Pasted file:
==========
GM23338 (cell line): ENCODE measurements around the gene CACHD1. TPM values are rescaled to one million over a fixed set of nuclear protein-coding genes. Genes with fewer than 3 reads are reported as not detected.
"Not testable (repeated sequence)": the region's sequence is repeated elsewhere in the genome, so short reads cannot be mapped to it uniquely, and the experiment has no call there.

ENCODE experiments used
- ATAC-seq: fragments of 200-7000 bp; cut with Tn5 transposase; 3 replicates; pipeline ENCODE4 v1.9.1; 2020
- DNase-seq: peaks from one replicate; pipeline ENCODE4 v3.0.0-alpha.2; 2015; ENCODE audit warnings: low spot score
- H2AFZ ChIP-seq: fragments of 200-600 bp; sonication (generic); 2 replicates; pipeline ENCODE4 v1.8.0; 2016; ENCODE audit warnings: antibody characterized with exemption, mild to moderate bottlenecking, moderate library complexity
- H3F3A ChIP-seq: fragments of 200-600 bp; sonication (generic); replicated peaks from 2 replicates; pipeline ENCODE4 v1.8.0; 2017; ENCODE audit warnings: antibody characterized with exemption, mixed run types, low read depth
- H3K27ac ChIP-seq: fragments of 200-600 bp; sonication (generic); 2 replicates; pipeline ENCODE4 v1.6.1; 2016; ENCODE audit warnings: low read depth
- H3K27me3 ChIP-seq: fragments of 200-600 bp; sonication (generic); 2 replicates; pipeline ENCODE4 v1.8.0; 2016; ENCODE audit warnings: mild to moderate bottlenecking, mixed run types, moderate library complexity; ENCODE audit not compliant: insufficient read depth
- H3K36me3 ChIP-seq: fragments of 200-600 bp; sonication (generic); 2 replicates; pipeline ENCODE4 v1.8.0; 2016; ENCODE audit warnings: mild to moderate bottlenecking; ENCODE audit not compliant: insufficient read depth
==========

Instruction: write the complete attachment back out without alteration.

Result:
GM23338 (cell line): ENCODE measurements around the gene CACHD1. TPM values are rescaled to one million over a fixed set of nuclear protein-coding genes. Genes with fewer than 3 reads are reported as not detected.
"Not testable (repeated sequence)": the region's sequence is repeated elsewhere in the genome, so short reads cannot be mapped to it uniquely, and the experiment has no call there.

ENCODE experiments used
- ATAC-seq: fragments of 200-7000 bp; cut with Tn5 transposase; 3 replicates; pipeline ENCODE4 v1.9.1; 2020
- DNase-seq: peaks from one replicate; pipeline ENCODE4 v3.0.0-alpha.2; 2015; ENCODE audit warnings: low spot score
- H2AFZ ChIP-seq: fragments of 200-600 bp; sonication (generic); 2 replicates; pipeline ENCODE4 v1.8.0; 2016; ENCODE audit warnings: antibody characterized with exemption, mild to moderate bottlenecking, moderate library complexity
- H3F3A ChIP-seq: fragments of 200-600 bp; sonication (generic); replicated peaks from 2 replicates; pipeline ENCODE4 v1.8.0; 2017; ENCODE audit warnings: antibody characterized with exemption, mixed run types, low read depth
- H3K27ac ChIP-seq: fragments of 200-600 bp; sonication (generic); 2 replicates; pipeline ENCODE4 v1.6.1; 2016; ENCODE audit warnings: low read depth
- H3K27me3 ChIP-seq: fragments of 200-600 bp; sonication (generic); 2 replicates; pipeline ENCODE4 v1.8.0; 2016; ENCODE audit warnings: mild to moderate bottlenecking, mixed run types, moderate library complexity; ENCODE audit not compliant: insufficient read depth
- H3K36me3 ChIP-seq: fragments of 200-600 bp; sonication (generic); 2 replicates; pipeline ENCODE4 v1.8.0; 2016; ENCODE audit warnings: mild to moderate bottlenecking; ENCODE audit not compliant: insufficient read depth